26

Is there a pythonic way to assign the values of a dictionary to its keys, in order to convert the dictionary entries into variables? I tried this out:

>>> d = {'a':1, 'b':2}
>>> for key,val in d.items():
        exec('exec(key)=val')

        exec(key)=val
                 ^ 
        SyntaxError: invalid syntax

UPDATE: Perhaps I should have been more specific: I am actually certain that the key-value pairs are correct because they were previously defined as variables by me before. I then stored these variables in a dictionary (as key-value pairs) and would like to reuse them in a different function. I could just define them all over again in the new function, but because I may have a dictionary with about 20 entries, I thought there may be a more efficient way of doing this.

57

You can do it in a single line with:

>>> d = {'a': 1, 'b': 2}
>>> locals().update(d)
>>> a
1

However, you should be careful with how Python may optimize locals/globals access when using this trick.

Note

I think editing locals() like that is generally a bad idea. If you think globals() is a better alternative, think it twice! :-D

Instead, I would rather always use a namespace.

With Python 3 you can:

>>> from types import SimpleNamespace    
>>> d = {'a': 1, 'b': 2}
>>> n = SimpleNamespace(**d)
>>> n.a
1

If you are stuck with Python 2 or if you need to use some features missing in types.SimpleNamespace, you can also:

>>> from argparse import Namespace    
>>> d = {'a': 1, 'b': 2}
>>> n = Namespace(**d)
>>> n.a
1

If you are not expecting to modify your data, you may as well consider using collections.namedtuple, also available in Python 3.

  • 7
    Note, does not work inside a function. (Will "work" with globals() but it will assign global variables, not local to the function...) – Yuval A. Jul 16 '17 at 13:54
  • I got the error AttributeError: 'builtin_function_or_method' object has no attribute 'update', why? – Charlie Parker Oct 16 '17 at 22:08
  • 1
    @CharlieParker Maybe you forgot the parenthesis? 😉 – Peque Oct 16 '17 at 22:24
  • @Peque I didn't. My command is locals.update(mat_dict) in my script. Weird hu? – Charlie Parker Oct 16 '17 at 22:25
  • oh I see locals() duh! Thanks! :) – Charlie Parker Oct 16 '17 at 22:29
28

This was what I was looking for:

>>> d = {'a':1, 'b':2}
>>> for key,val in d.items():
        exec(key + '=val')
  • 4
    list(map(exec, ("{0}={1}".format(x[0],x[1]) for x in d.items()))) – timkofu Apr 17 '16 at 10:50
  • 6
  • 1
    @dbliss for k,v in d.items(): exec(k+'=v') – nat chouf Feb 2 '18 at 9:42
  • Sweet answer, saves me having to declare a boatload of mongodb variables. @dblis you can just do for key,val in dp.items(): exec(key + '=val') That's one line in my book. – ajsp Jul 22 '18 at 13:36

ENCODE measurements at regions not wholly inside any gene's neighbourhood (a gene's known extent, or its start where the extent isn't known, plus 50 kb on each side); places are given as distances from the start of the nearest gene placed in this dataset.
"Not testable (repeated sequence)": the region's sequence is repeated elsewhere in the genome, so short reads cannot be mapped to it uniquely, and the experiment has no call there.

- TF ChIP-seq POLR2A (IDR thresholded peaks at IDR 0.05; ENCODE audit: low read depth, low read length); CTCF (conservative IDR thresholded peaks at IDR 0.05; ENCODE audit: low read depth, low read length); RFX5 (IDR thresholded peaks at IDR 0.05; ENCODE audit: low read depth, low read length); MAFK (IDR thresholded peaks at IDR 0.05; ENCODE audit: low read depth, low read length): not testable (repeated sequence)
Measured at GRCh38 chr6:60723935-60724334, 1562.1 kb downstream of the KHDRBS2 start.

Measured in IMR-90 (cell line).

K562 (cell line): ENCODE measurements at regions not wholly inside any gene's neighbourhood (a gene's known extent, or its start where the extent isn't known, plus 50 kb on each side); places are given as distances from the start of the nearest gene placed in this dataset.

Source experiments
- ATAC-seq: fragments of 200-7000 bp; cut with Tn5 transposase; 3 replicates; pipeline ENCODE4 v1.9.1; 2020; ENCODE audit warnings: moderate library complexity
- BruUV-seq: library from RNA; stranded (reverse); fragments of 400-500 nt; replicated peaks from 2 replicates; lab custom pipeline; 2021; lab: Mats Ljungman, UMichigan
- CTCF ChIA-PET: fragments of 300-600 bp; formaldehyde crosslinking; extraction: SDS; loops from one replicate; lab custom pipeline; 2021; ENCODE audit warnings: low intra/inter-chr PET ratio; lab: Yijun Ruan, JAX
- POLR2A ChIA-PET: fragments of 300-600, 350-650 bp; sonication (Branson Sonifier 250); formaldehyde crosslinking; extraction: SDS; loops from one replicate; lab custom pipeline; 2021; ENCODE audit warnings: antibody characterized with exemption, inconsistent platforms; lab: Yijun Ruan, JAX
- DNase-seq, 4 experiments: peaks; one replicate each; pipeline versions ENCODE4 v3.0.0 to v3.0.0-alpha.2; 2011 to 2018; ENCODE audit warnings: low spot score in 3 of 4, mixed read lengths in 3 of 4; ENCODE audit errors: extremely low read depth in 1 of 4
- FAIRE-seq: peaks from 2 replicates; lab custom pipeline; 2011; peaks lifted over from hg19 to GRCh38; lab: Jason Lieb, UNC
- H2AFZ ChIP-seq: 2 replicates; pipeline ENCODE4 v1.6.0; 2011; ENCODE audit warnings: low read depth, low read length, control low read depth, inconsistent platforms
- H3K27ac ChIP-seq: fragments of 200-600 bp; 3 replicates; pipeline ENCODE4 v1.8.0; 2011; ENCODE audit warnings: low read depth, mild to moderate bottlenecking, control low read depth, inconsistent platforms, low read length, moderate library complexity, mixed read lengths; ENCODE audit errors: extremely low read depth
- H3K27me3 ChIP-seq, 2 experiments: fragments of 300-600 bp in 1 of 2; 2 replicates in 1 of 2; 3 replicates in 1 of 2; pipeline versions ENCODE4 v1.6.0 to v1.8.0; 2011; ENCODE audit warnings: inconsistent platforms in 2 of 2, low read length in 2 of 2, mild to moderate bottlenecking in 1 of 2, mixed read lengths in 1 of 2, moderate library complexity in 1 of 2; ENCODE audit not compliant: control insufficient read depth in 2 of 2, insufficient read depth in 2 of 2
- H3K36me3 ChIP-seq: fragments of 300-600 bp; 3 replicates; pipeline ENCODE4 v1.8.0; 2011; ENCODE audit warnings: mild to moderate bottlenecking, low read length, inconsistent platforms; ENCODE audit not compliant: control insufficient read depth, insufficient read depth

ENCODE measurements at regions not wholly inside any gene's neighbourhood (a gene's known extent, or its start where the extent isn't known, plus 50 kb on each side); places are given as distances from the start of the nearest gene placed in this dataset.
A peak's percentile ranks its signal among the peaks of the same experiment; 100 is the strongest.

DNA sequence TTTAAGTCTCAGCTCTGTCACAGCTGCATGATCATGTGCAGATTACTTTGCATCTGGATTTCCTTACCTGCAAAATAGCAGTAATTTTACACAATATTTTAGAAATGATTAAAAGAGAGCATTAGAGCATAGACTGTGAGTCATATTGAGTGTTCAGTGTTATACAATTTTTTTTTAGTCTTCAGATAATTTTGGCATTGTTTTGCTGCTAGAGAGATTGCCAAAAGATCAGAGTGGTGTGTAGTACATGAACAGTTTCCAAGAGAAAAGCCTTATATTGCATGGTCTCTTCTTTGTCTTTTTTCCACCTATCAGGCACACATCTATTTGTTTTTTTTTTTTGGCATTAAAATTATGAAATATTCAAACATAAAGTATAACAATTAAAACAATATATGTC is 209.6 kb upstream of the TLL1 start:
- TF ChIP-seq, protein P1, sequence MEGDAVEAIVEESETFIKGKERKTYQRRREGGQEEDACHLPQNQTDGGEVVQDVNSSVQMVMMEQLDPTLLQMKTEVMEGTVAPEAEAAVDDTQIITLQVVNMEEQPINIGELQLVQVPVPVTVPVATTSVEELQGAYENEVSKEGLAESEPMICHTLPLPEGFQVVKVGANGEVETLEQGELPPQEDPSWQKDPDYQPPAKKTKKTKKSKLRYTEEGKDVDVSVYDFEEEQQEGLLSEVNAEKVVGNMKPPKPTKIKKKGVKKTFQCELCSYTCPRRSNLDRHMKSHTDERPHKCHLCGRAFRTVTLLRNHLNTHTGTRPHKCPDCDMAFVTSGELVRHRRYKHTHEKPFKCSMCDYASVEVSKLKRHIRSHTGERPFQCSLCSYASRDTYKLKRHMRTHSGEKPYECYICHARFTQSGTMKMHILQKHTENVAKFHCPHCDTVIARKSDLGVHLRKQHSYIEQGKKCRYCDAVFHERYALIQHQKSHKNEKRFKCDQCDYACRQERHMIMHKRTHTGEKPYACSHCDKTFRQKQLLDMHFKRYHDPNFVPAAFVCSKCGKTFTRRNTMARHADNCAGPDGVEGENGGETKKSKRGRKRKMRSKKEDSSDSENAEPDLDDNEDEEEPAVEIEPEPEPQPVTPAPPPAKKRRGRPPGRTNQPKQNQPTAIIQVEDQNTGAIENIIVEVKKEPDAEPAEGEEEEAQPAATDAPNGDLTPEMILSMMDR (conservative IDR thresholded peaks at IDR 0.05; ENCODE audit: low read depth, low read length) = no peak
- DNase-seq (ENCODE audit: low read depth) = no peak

• Careful with eval, your dict might have import shutil;shutil.rmtree('/') or worse in it. – bugmenot123 Jun 26 at 8:49
13

You already have a perfectly good dictionary. Just use that. If you know what the keys are going to be, and you're absolutely sure this is a reasonable idea, you can do something like

a, b = d['a'], d['b']

but most of the time, you should just use the dictionary. (If using the dictionary is awkward, you are probably not organizing your data well; ask for help reorganizing it.)

  • 1
    Thanks for your answer. Yes, I'm sure what the keys will be because I created them, and just want to use exactly the same variable names elsewhere. I was just wondering whether there's a more automatic way to do it, as I may have over 20 entries. – HappyPy Aug 6 '13 at 22:00
  • 4
    @user2635863: You might be looking for a class. If you have 20 variables that all need saving, you have a problem. – user2357112 Aug 6 '13 at 22:02
7

Consider the "Bunch" solution in Python: load variables in a dict into namespace. Your variables end up as part of a new object, not locals, but you can treat them as variables instead of dict entries.

class Bunch(object):
    def __init__(self, adict):
    self.__dict__.update(adict)

d = {'a':1, 'b':2}
vars = Bunch(d)
print vars.a, vars.b
1

Use pandas:

import pandas as pd
var=pd.Series({'a':1, 'b':2})
#update both keys and variables
var.a=3
print(var.a,var['a'])
  • 2
    i love pandas, but this might be overkill (requiring pandas just so you get variables as an accesor). – Manuel G Mar 15 '15 at 2:15
  • Exactly what I needed. I have a dict where the values are pandas dataframes. So made total sense to use this solution. Thank you! – RajeshM Nov 24 '18 at 20:51

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